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|Title:||Sexual Harassment at the University of Puerto Rico|
|Author(s):||Ramos, Alexandra Mercedes|
|Doctoral Committee Chair(s):||Fitzgerald, Louise F.|
|Department / Program:||Psychology|
|Degree Granting Institution:||University of Illinois at Urbana-Champaign|
|Subject(s):||Education, Sociology of
Sociology, Criminology and Penology
|Abstract:||This study examines the phenomena of sexual harassment within the University of Puerto Rico (UPR) by integrating cultural discourse and the study of sexual harassment. The study design includes qualitative and quantitative research methods to present a comprehensive picture of sexual harassment at the UPR. The study has several purposes including the assessment of the prevalence rates, coping strategies, and outcomes of sexual harassment. In addition, Puerto Rican women's perceptions and attitudes on sexual harassment were examined, as well as definitions and manifestations of sexual harassment within the UPR and within the context of Puerto Rican culture.
Participants consisted of 402 female undergraduates from the UPR and 11 female interview participants. Furthermore, two other types of qualitative data were collected including documents collected at the UPR and participant observation.
The quantitative results suggest that sexual harassment and specific coping strategies do have negative outcomes for Puerto Rican women. In addition, it is suggested that, in this sample, avoidance and denial are the most frequently utilized coping strategies. The qualitative results suggests that cultural notions of "respeto" (respect), "confianza" (familiarity), definitions of "machismo," and attitudes (e.g., clothing and behavior) need to be incorporated into research on sexual harassment within Puerto Rican communities. Furthermore, culturally-specific measures (such as the attitudes scale) need to be developed to better assess sexual harassment.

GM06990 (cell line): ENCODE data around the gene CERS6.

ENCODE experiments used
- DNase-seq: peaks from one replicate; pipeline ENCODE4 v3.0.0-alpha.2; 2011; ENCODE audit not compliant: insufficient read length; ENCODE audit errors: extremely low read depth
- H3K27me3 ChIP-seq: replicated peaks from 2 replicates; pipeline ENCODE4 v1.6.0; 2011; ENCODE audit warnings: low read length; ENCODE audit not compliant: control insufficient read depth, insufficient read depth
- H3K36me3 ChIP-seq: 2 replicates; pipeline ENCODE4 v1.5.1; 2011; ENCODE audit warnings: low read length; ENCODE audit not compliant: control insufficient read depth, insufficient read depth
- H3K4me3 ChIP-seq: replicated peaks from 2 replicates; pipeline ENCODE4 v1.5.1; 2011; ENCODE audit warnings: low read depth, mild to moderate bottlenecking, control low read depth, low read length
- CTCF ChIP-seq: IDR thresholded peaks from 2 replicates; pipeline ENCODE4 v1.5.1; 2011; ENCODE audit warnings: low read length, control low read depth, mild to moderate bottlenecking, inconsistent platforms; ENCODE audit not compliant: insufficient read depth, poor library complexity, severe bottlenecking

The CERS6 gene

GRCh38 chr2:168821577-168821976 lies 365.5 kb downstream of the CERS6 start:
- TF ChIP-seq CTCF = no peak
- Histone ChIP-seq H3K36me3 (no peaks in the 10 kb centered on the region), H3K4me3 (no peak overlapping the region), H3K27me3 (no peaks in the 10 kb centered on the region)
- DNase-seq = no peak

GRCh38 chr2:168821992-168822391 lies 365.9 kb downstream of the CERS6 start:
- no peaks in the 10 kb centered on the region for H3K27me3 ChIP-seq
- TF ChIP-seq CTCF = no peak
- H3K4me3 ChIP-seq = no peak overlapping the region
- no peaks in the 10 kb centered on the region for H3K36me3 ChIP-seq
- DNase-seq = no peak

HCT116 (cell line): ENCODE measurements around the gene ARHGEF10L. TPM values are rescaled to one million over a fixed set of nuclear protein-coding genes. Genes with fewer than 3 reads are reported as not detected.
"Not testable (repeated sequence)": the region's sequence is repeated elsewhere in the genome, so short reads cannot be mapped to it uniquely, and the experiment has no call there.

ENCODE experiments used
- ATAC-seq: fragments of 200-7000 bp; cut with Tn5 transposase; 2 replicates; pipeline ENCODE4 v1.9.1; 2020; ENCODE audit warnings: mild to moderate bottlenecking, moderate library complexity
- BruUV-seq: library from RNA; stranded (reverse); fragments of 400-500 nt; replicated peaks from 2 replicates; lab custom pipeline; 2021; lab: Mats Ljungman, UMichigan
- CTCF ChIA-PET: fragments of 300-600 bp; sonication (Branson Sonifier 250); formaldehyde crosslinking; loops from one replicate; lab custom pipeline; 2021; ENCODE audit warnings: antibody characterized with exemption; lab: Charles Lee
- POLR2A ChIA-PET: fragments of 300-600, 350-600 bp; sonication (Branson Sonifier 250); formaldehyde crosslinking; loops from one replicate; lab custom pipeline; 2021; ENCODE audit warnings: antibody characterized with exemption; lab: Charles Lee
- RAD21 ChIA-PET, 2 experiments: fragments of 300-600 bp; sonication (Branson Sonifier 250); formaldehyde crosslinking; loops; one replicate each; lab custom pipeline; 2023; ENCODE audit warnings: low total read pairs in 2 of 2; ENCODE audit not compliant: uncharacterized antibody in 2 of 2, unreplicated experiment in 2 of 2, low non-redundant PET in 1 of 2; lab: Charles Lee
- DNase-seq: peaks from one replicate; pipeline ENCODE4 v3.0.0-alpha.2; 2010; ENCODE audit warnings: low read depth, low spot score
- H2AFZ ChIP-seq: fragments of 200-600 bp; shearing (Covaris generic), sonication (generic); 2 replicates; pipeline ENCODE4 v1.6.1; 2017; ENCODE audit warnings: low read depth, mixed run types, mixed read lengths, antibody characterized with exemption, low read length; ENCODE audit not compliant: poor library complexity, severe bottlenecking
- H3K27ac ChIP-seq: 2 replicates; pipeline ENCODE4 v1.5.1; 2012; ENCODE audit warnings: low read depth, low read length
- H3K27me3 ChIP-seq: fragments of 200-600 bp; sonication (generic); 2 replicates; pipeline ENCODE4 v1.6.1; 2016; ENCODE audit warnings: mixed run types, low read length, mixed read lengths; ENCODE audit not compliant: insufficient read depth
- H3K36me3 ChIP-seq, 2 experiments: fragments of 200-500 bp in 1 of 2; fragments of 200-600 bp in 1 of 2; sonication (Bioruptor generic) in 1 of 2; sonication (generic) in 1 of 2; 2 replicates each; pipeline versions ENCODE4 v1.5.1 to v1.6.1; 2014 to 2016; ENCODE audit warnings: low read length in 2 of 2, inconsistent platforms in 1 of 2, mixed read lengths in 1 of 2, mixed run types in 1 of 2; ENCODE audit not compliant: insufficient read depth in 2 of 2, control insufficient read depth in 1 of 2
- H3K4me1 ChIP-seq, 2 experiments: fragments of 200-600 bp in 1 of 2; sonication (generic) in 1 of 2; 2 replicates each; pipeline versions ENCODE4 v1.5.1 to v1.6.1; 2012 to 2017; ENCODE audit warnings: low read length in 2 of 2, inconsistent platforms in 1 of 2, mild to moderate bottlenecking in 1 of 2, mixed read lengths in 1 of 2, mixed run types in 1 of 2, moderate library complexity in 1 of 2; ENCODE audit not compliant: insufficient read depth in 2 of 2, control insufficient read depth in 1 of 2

The results of this study help us better understand how Puerto Rican women define and cope with sexual harassment, as well as what outcomes are most salient for this population. In turn, this information will better prepare psychologist to develop intervention or prevention efforts to improve the quality of life of Puerto Rican women.
Thesis (Ph.D.)--University of Illinois at Urbana-Champaign, 1999.
|Date Available in IDEALS:||2015-05-13|